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Sunday, 7 November 2010

How the Batooro chose a partner

Good Shepherd School for Special Needs Children at Fort Portal is where the Batooro Tribe live.
 They are said to have broken off from the great kingdom of Bunyoro during the time of Omukama Kabalega. Kamurasi his brother rebelled and ran away forming a separate kingdom currently occupying mostly Kabarole and Kyenjojo district.
Traditionally before colonialism families used to choose marriage partners for their children. The girls had no say in deciding who to get married to. Parents through friends would identify a man who was looking for a woman to marry and request the parents of the girl to accept their proposal.
Both sides would sit to negotiate the dowry (which was usually cows) and all this would happen without the knowledge of the girl and her mother. After the bridegroom's side completed the payment of dowry then a date would be set when the girl would be taken.
A traditional suit (omutooro) would be prepared for the girl behind her back. Her paternal aunt and her mother would then be informed to prepare the girl. This was done through teaching the girl on how to manage her marriage. She was told things like 'you are ripe for marriage, a man has been identified to marry you and he has already paid dowry'. She was also told she could not refuse to get married to a man whom your clan has appreciated for you. She was also urged to be obedient and to implore to be clean both her personal hygiene and her home.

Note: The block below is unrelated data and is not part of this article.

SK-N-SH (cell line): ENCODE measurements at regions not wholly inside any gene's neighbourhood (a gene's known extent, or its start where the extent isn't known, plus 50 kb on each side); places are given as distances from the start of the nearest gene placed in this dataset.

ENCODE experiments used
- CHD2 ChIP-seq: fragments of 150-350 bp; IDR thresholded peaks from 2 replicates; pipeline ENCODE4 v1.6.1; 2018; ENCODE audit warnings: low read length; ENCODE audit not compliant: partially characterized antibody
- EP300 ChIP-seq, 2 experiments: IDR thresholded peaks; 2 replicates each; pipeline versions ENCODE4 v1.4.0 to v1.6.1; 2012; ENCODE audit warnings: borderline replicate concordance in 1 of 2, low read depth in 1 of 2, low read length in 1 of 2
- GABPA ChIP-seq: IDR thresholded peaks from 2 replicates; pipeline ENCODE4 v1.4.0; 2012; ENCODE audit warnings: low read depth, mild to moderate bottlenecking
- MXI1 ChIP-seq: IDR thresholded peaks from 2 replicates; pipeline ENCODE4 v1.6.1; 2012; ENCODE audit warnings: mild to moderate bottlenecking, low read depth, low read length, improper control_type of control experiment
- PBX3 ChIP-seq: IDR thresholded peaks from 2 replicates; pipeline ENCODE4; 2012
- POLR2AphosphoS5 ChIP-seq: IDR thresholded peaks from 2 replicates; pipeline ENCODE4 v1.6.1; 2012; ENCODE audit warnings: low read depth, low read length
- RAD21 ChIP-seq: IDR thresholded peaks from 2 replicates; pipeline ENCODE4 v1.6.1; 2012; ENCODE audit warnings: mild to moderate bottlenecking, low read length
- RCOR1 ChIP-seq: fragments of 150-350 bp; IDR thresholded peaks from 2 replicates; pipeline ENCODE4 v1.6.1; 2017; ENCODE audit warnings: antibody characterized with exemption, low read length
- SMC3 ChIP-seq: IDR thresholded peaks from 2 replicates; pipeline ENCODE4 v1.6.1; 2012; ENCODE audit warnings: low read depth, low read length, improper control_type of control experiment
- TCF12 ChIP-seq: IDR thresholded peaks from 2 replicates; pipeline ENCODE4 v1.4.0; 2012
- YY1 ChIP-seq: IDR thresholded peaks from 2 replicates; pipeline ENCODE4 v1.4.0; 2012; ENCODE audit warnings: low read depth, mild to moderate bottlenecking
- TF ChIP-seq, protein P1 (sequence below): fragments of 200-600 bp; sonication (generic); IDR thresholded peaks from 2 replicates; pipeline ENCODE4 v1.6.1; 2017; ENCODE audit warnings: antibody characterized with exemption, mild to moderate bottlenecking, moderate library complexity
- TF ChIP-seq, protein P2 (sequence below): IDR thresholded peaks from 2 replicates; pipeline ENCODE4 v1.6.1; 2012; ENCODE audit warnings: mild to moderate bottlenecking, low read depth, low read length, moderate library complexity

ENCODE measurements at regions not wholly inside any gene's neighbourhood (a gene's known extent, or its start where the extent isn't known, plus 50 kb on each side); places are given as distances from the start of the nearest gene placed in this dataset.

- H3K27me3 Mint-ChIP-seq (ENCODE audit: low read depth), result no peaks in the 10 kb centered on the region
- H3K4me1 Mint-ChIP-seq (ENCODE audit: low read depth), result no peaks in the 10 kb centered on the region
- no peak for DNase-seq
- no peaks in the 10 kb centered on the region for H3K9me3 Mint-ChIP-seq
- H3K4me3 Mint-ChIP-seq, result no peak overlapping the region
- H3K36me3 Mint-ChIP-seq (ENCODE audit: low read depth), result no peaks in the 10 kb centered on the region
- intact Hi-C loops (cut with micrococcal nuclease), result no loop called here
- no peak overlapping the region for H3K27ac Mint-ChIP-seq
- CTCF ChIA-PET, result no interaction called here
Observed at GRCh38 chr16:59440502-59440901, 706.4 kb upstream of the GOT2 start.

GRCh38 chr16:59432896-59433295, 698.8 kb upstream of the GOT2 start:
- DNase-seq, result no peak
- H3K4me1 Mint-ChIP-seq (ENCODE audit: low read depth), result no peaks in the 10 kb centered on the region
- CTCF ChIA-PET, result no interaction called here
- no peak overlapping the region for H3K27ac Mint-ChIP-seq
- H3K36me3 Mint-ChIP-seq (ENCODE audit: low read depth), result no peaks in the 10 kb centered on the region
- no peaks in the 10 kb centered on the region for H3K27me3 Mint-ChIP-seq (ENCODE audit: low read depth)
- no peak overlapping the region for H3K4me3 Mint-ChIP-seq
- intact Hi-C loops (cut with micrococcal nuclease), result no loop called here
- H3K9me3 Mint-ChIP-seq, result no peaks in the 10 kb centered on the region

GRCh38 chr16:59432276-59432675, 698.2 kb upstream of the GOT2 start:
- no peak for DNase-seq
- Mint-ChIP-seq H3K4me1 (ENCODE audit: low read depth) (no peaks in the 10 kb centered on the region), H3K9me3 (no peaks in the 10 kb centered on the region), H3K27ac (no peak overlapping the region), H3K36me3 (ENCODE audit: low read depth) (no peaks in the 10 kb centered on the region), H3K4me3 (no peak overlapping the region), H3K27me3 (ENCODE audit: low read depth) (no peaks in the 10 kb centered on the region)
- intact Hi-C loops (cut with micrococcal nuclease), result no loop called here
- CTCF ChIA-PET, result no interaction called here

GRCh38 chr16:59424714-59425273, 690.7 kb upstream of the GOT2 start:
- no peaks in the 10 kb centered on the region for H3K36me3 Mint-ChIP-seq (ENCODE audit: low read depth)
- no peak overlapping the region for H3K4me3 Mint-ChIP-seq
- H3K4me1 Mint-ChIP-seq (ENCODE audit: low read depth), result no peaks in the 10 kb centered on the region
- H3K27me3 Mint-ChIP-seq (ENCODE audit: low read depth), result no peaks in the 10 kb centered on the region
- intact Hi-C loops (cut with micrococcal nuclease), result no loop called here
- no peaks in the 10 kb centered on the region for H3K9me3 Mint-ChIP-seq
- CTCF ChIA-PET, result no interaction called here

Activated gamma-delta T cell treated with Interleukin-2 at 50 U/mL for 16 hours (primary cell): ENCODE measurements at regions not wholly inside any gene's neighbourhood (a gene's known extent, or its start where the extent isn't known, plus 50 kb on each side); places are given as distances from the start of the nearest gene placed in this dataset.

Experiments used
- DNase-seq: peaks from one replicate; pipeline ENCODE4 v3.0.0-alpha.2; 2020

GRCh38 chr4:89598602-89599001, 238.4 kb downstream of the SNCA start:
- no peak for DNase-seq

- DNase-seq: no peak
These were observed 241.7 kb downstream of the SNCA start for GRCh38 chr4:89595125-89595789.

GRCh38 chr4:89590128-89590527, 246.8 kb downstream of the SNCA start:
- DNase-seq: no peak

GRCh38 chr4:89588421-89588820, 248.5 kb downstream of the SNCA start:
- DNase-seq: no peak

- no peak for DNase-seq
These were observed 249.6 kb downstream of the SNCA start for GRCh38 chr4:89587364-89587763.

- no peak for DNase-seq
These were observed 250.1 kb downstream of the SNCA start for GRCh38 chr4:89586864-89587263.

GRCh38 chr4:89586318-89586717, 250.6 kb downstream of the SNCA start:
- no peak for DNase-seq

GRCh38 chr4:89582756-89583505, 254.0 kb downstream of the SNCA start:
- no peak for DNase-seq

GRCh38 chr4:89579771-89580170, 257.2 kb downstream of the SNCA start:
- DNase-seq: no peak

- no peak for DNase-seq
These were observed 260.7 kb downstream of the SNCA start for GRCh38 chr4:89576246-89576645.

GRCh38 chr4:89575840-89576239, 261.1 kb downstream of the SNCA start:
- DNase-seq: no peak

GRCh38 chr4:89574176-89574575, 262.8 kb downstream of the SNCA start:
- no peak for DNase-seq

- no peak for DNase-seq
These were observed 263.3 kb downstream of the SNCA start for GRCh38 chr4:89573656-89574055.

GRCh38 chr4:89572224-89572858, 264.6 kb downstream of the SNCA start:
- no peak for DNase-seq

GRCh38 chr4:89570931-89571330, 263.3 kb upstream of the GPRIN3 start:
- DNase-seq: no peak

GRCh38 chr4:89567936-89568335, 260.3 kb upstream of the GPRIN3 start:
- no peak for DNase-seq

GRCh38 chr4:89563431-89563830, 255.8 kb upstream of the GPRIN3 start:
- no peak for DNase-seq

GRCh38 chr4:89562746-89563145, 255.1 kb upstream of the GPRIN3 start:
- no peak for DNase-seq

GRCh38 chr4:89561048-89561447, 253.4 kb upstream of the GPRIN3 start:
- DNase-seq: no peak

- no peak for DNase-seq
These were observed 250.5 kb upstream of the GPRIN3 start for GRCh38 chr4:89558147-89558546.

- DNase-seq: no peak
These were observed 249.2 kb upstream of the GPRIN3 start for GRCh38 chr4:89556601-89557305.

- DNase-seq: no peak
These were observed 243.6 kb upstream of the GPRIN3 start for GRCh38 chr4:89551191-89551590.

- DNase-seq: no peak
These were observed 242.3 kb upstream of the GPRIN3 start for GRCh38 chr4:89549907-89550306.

The bride to be was also taught to respect her in-laws as if they were here own parents. Also she was to be generous and share with her neighbors especially if she harvested before them. She was to give them part of her harvest. Most families were monogamous. It was prestigious for a man to have many wives and children. In some cases the young girl would get married as the second, third even fourth wife in the family. However the rest of the wives were expected to respect the first wife. In polygamous marriages all the wives and children and their husband would live, eat; dig, fetch firewood together, and the wives would cook in turns.
Upon the arrival of the first missionaries the Gospel was spread allover Uganda. Many were converted to Christianity and a large number of the Batooro are Catholics as well as Anglican. Islam is also a prominent religion. It is rare for people to get married in this traditional way. Currently when a young lady meets a lad and accepts his marriage proposal, she will tell her parents about him and with their approval arranges for an introduction ceremony. This is called okweranga where the bridegroom and his family officially visit the bride's home to meet the parents. These days even a certificate is given by the kingdom and the two have a valid African marriage. Although in many cases they later have a church or Islam ceremony.


The bride on the right-hand side and a friend who escorted her for the give away ceremony




The groom, second on the right hand side and his companions drinking milk from ebyanzi (jars) presented to them by the bride's family.



The bride is escorted by her friends before the guests from the groom's home.


 Bride and friends before guests so that the groom can publicly choose his bride.

The groom chooses his bride and gives her a special necklace as a token of his love and identification.

The groom asks the girls parents for permission to marry her and after he is accepted the girl gives her groom a flower.
Then the bride and groom signing a certificate from the kingdom.

Sent from my iPad but written by Doris Kahuura

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